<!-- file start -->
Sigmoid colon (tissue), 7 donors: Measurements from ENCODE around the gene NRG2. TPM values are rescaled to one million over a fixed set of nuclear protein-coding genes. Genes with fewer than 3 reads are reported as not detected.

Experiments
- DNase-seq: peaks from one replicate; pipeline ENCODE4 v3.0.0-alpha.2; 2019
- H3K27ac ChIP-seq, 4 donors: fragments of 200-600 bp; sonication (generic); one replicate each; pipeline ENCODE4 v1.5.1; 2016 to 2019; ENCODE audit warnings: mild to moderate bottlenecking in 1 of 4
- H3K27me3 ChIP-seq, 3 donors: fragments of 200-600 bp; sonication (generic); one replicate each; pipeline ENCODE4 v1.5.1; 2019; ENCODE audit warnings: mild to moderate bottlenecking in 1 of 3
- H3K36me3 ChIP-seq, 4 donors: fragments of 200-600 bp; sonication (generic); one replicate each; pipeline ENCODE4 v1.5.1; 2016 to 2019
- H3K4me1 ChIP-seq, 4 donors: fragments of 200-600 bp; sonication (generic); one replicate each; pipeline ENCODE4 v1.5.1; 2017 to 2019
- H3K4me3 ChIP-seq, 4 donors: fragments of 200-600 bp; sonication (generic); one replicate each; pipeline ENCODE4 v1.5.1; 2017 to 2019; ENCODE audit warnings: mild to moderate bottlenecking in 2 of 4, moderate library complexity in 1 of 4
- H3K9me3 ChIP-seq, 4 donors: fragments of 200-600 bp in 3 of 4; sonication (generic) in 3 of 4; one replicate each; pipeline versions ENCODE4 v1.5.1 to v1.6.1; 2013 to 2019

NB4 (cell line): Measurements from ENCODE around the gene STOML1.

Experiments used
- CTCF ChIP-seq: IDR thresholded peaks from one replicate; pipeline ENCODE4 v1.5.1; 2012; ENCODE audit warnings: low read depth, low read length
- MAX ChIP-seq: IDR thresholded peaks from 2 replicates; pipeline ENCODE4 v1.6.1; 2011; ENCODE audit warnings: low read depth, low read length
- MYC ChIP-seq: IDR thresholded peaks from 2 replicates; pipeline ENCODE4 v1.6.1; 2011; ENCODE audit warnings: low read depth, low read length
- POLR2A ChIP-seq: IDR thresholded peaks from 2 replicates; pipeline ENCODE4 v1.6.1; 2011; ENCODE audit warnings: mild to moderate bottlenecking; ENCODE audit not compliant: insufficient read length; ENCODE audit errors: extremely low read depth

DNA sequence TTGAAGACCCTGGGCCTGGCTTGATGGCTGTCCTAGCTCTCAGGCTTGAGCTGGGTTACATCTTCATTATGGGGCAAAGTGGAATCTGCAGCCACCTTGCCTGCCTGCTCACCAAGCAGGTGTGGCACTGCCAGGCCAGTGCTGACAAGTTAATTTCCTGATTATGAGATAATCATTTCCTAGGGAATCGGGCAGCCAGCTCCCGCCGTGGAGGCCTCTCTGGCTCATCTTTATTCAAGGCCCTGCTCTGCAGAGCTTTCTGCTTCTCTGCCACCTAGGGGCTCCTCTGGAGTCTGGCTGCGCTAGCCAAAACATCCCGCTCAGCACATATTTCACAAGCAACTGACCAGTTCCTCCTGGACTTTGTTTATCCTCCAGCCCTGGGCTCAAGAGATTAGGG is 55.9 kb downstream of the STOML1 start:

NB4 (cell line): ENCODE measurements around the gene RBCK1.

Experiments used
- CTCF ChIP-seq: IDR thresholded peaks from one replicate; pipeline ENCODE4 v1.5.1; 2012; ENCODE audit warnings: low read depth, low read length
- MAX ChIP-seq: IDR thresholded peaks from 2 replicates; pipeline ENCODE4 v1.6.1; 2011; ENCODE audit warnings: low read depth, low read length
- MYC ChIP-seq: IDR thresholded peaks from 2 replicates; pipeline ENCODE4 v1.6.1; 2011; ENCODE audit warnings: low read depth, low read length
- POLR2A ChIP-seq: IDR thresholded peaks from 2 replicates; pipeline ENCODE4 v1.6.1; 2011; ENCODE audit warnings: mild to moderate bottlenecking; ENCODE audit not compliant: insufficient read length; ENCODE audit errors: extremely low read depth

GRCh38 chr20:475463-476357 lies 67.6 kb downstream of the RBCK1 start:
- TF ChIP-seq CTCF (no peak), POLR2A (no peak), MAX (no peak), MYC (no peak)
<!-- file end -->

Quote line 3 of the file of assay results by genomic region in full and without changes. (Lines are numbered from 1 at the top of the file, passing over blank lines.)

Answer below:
- DNase-seq: peaks from one replicate; pipeline ENCODE4 v3.0.0-alpha.2; 2019